“I’m scared” was the first thing my son said to me yesterday morning.
And again, I let him know he wasn’t alone because I was scared too.
When we pulled up, the parking lot was way fuller than I expected and we walked in right as my son’s sparring was starting. I think this ended up being a good thing because we had zero time for him to think about being scared because we were too busy trying to keep from being disqualified!
Speaking of disqualified, I actually go disqualified in the final for my sparring group for kicking too high. Before you get impressed, my flexible is still a struggle. It just so happens the other person was shorter than me and kinda ducked at the same time I was kicking…
I didn’t think the kick even landed but the judge said I touched the side of his helmet and that was that.
One image I can’t shake though was a mom and grandma getting after one of the young blackbelts because he decided to attempt breaking only 6 boards because a) he broke 10 last year as an even smaller kid and b) someone else in the age group had already broken 9, so 6 wouldn’t be enough to have a shot at taking home the trophy.
“We drove an hour for this”
“We don’t play for third”
And then after the still decided he only wanted to do 6 (and broke them successfully), instead of clapping like everyone else, one of them said “that was so stupid!”
I felt bad for the young guy, but the master facilitating called them out for it, which was good to see. I can only imagine how that car ride home went though.
Now I believe for sure in playing for the win, but not by applying paralyzing pressure but by giving the comfort to know that sometimes when you push yourself you fall short of your goal.
And as they day went on and even this morning, I’m still thinking about the exchange from the kid’s perspective but also how it applies to similar things I consistently see in business.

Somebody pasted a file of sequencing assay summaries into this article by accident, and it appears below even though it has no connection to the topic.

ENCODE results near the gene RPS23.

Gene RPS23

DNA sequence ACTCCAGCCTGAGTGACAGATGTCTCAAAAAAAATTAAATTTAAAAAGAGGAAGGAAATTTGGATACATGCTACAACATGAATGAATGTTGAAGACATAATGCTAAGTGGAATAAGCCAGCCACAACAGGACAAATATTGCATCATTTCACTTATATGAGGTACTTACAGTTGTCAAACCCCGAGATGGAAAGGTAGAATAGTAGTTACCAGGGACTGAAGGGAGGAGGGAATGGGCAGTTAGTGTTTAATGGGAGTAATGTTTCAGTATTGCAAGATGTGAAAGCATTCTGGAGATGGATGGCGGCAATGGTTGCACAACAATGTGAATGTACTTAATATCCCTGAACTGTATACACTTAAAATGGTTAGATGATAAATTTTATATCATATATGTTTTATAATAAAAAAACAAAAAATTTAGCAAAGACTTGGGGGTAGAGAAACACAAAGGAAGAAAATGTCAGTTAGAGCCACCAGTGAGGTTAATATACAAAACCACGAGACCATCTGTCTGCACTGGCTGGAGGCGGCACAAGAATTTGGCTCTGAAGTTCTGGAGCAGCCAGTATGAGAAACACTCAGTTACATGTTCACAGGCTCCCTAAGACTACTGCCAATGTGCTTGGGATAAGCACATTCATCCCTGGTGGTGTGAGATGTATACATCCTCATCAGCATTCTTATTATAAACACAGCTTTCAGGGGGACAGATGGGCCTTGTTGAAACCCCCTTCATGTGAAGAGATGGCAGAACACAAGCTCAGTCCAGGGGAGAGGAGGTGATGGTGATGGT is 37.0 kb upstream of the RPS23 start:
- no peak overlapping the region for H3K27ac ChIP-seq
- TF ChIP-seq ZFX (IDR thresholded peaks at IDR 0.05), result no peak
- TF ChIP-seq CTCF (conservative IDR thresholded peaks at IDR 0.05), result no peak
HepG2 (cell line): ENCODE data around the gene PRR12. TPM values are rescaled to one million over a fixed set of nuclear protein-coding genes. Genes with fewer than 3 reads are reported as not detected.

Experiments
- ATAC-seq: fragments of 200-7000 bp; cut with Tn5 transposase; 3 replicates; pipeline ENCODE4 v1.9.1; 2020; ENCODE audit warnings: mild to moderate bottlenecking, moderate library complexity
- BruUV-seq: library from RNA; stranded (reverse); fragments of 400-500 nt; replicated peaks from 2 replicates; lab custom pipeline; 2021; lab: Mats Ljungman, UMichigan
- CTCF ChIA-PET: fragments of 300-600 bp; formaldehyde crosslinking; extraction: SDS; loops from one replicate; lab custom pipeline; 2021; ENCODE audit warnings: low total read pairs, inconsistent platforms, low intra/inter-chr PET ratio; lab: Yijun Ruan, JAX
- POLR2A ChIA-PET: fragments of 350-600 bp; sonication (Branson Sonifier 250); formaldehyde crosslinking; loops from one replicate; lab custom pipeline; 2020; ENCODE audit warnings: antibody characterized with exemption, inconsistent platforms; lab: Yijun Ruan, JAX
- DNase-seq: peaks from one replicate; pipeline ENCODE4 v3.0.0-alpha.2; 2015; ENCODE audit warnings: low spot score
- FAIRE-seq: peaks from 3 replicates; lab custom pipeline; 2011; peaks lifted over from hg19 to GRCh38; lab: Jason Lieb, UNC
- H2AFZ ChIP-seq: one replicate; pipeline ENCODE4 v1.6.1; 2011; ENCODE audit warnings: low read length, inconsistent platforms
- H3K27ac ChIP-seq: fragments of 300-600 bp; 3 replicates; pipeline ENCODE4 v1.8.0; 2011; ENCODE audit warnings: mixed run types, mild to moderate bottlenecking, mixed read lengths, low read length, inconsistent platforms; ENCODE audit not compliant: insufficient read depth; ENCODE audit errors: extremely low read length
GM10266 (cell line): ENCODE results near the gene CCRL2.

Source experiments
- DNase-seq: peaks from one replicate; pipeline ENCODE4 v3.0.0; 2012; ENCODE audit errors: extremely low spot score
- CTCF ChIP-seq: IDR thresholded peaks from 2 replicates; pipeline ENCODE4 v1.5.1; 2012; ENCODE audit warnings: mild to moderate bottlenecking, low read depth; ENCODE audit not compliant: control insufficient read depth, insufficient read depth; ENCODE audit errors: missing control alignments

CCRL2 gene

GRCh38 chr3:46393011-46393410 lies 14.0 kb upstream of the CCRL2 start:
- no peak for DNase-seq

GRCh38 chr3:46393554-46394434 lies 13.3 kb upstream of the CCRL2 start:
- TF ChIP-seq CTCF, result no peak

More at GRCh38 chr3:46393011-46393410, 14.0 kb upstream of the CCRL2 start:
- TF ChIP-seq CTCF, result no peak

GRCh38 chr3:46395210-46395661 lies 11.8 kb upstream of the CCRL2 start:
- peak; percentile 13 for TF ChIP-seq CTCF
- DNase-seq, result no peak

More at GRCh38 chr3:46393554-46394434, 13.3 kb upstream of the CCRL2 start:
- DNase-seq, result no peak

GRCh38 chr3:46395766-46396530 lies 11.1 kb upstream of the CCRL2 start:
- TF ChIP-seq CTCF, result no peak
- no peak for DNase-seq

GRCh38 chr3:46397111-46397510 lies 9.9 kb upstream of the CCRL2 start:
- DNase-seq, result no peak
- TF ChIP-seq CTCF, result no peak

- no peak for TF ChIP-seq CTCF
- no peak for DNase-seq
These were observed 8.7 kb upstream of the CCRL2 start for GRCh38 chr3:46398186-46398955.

Managing teams and raising children are basically the same thing. (If you haven’t heard me say this before, this probably won’t be the last time.)
Having trouble seeing the connection? Think about these examples:
- Them wanting to make you proud
- You having to deal with any emotional baggage they bring with them
- Them adapting their behavior to mimic yours
- You getting flustered when they do something different than how you would’ve done it
- Them sometimes feeling like you’re being overbearing
- You feeling like you wouldn’t have to be overbearing if they made better decisions…
And so on…
If you’ve never managed people before, this dynamic is something you need to understand before you take that next step.
And if you already manage people, remembering your team is in fact made up of individual people — not productivity machines cranking out sweet Excel models and slick PowerPoint decks — can actually help make your team more productive. Go figure.
p.s. If you’re looking for ways to apply some of the learnings on how to show up for people working for you, I have two options for you:
- The quick and easy option: click here to buy and read Multipliers. I recommend this book to pretty much everyone who is on a team manages a team, wants to manage a team at this point
- Here’s the place to go if you need a more hands on approach to developing and/or refining your management style to improve your results